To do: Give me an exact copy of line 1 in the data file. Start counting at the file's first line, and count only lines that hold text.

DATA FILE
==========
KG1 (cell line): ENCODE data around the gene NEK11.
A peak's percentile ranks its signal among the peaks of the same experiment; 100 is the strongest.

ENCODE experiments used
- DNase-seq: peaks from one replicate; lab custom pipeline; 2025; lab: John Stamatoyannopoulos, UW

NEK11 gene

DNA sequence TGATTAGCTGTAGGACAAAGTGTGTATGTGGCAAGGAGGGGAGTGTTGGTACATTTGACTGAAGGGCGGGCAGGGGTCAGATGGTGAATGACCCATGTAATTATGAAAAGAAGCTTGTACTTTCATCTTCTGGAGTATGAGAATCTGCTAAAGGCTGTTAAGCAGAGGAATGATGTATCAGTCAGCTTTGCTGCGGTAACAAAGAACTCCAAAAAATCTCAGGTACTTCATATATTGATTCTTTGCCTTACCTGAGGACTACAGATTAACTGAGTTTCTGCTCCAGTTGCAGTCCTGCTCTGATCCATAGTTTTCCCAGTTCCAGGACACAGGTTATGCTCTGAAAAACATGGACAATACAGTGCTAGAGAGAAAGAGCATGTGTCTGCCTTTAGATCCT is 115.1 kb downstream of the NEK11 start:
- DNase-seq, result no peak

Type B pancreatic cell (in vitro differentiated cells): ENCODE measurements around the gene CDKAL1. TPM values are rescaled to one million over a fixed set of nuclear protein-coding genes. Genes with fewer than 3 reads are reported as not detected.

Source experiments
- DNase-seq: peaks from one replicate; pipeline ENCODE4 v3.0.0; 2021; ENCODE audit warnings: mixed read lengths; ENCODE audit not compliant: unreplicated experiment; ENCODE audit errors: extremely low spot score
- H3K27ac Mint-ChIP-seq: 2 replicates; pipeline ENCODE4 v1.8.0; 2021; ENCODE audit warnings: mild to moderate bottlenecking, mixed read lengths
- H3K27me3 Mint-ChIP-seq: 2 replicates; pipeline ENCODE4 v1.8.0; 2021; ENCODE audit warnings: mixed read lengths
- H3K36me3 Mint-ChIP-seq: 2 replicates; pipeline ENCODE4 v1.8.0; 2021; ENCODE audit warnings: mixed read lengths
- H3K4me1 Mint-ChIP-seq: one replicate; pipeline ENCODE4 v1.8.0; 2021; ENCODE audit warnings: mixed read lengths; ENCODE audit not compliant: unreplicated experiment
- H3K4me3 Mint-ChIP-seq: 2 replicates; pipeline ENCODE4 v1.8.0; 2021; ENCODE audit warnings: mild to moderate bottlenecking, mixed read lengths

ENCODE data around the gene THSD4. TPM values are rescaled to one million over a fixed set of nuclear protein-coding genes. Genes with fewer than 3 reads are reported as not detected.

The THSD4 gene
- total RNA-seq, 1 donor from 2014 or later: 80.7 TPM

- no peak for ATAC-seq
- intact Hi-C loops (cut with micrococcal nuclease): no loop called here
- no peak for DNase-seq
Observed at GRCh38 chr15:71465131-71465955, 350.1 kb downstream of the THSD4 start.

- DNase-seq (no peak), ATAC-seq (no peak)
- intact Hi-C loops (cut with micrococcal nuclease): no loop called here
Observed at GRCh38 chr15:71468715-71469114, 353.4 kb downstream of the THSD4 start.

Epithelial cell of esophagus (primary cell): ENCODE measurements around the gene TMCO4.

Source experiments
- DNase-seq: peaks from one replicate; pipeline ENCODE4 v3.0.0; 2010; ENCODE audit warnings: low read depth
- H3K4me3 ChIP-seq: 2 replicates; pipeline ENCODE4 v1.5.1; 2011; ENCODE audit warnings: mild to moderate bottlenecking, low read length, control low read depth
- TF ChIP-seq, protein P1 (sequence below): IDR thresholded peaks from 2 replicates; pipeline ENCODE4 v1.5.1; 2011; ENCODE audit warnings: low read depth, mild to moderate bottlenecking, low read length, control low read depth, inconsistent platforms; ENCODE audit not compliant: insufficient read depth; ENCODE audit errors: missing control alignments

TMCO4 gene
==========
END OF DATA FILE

KG1 (cell line): ENCODE data around the gene NEK11.